Climate Science Under Capitalism

Credit: WFP/Rein Skullerud

Doing scientific research is the first step towards fixing a problem. After all, we need to understand how something works to come up with the most effective solutions to change it. Climate science is no different. Combating climate change requires we understand what we’re up against, and what is possible. While ultimately nobody is totally free from the consequences of climate change, not everyone is impacted equally at this moment. In growing portions of the planet, more people are facing uncertain futures as their homelands are becoming increasingly uninhabitable due to regular droughts, fires, flooding and more. What does it mean when most of the research we have on this topic comes from the places that are least affected by climate change? What does it mean that not everyone has the resources to study it?

In a recent study, researchers looked at the authors of the 100 most highly cited papers on climate change from the past five years. They found that less than 1% of authors were based in Africa, while nearly three quarters were from Europe or North America. Not one of the top papers was led by a scientist from Africa or South America. Of the seven papers written by Asian authors, five came from China. The study also found that less than a quarter of the authors were female.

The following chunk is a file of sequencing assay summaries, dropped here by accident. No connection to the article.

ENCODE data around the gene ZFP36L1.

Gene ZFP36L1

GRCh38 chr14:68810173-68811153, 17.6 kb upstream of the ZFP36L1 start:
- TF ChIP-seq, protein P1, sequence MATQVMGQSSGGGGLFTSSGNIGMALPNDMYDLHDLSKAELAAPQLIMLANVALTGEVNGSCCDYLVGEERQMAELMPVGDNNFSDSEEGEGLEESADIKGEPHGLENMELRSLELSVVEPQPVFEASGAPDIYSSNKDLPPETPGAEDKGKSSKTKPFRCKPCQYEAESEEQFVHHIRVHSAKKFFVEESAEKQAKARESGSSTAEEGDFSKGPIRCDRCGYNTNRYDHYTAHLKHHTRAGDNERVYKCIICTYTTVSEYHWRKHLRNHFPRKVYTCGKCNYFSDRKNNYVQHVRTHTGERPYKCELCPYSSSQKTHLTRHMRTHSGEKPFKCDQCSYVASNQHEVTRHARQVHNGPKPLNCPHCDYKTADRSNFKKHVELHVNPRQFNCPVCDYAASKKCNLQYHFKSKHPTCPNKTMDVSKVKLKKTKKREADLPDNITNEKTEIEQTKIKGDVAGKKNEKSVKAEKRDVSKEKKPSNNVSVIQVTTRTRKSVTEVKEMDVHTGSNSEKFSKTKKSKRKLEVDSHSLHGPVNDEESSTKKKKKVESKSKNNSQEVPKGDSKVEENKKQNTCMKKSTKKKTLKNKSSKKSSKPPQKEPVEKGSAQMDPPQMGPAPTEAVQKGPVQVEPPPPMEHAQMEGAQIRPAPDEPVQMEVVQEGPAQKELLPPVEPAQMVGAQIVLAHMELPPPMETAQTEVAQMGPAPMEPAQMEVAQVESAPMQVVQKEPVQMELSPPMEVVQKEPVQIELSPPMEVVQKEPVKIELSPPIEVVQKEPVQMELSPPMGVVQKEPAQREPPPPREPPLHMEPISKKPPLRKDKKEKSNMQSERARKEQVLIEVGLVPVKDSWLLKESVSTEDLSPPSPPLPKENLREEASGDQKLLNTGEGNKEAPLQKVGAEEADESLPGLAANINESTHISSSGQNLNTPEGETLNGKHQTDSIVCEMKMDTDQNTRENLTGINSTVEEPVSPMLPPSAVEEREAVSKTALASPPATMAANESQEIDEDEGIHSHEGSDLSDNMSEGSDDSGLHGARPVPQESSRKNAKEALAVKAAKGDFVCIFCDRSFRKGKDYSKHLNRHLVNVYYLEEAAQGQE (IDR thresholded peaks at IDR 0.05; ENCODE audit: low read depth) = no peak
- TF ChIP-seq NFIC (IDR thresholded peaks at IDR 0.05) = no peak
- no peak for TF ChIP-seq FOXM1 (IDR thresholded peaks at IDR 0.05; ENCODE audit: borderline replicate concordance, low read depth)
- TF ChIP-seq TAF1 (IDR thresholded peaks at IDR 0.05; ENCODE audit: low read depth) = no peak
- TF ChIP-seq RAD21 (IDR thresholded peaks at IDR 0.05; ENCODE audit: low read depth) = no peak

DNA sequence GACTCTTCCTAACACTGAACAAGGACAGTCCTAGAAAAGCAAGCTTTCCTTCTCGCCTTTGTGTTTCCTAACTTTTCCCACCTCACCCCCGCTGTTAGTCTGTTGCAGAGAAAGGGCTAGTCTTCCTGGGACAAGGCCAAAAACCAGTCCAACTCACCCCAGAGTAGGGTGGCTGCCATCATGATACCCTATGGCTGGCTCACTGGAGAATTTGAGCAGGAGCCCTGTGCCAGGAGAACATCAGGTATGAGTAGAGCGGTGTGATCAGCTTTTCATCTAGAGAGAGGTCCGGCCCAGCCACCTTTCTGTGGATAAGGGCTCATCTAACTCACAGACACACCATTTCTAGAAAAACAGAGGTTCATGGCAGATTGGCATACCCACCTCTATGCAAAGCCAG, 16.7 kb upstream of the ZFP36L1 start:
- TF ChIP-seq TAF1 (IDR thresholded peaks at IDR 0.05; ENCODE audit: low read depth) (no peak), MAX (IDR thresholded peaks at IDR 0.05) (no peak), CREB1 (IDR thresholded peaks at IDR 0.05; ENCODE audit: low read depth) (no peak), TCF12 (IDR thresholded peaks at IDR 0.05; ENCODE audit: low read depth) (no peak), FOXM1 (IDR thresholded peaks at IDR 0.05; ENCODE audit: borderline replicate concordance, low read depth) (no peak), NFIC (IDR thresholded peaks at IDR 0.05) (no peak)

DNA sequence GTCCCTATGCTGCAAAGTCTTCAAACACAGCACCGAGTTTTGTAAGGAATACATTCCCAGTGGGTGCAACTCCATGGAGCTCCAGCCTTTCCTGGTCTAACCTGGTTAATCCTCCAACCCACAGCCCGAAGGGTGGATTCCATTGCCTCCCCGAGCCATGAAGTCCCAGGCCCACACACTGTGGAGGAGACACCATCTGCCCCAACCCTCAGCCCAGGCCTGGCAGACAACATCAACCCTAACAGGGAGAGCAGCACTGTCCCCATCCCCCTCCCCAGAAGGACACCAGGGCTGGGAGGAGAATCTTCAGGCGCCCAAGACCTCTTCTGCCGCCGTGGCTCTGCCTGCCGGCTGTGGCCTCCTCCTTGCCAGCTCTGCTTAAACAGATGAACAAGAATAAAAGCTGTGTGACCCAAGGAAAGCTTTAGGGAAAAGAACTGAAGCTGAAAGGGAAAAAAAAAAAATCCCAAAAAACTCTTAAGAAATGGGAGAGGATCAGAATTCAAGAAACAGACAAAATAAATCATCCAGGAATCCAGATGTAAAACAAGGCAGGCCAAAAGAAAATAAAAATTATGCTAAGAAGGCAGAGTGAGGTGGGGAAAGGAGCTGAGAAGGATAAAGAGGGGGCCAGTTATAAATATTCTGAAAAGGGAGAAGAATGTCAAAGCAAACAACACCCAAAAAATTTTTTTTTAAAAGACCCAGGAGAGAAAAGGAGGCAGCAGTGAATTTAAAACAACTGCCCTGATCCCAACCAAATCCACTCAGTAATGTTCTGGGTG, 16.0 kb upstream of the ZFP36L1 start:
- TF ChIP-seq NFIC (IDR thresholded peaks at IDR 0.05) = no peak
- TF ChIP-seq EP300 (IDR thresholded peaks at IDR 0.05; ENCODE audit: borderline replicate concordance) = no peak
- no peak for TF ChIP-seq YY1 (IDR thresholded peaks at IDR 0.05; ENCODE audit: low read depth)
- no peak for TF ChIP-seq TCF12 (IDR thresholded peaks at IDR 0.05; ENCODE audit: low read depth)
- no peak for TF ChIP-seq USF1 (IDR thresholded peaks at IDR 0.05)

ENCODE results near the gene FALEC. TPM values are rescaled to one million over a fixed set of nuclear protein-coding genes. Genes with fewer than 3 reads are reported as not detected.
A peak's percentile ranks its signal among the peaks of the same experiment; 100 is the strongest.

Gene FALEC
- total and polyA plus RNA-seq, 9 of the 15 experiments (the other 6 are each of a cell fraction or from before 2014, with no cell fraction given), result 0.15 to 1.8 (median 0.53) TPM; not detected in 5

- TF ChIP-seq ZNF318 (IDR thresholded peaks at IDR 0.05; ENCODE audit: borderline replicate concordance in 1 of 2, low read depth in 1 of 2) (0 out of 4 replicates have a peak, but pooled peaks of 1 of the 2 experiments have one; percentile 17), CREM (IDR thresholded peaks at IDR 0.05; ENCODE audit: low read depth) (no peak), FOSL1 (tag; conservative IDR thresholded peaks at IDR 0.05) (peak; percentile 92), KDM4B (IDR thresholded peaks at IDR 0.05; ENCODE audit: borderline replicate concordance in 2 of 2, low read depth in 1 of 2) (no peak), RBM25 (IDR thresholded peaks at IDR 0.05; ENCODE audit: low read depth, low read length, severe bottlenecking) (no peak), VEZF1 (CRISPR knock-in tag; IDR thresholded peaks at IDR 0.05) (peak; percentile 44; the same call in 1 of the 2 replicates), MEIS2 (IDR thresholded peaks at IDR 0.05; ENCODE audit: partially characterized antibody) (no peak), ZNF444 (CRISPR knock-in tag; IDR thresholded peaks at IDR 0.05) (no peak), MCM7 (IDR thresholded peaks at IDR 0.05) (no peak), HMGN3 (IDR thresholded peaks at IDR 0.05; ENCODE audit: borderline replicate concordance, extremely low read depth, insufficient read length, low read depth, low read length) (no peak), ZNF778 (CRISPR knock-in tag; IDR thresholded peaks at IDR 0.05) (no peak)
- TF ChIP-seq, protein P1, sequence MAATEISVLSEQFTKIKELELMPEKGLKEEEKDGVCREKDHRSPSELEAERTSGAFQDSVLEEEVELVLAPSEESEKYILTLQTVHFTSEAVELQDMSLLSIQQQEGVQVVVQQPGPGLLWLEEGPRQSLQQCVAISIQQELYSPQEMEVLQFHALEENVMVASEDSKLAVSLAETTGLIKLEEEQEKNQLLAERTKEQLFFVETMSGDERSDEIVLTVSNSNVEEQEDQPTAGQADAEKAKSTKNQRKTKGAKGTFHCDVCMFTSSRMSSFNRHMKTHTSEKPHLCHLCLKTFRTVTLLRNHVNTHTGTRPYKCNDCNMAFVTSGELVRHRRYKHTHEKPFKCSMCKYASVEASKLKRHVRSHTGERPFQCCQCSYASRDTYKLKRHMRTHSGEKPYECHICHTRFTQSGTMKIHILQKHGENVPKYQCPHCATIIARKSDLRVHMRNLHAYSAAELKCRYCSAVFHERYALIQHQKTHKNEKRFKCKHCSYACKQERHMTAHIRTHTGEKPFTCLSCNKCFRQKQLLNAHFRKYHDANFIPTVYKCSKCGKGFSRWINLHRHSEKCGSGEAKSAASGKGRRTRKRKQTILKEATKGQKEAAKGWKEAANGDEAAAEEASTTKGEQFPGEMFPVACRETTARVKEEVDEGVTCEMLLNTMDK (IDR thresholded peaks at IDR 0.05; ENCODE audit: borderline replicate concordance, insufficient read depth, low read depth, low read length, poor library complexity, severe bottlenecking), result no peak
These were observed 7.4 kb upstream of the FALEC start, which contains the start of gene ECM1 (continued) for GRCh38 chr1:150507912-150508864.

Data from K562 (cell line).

“If the vast majority of research around climate change is coming from a group of people with a very similar background, for example, male scientists from the Europe or North America, then the body of knowledge that we’re going to have around climate change is going to be skewed towards their interests, knowledge and scientific training,” said one of the researchers in this analysis, Ayesha Tandon.

The lack of voices from the Africa, South America, Asia and women is hampering our understanding of climate change, and what we can do about it. Lack of funding for computer models, fundamental for much of climate research, should not be an obstacle when confronting the existential threat of climate change. Wealth and power should not determine access to scientific research. Tackling the issue of climate change is the most urgent and pressing issue facing all of humanity at this time. Why shouldn’t all of our contributions be brought to the table, especially those on the frontlines who face the most immediate consequences? Climate change is a global phenomenon, studying it should be, too.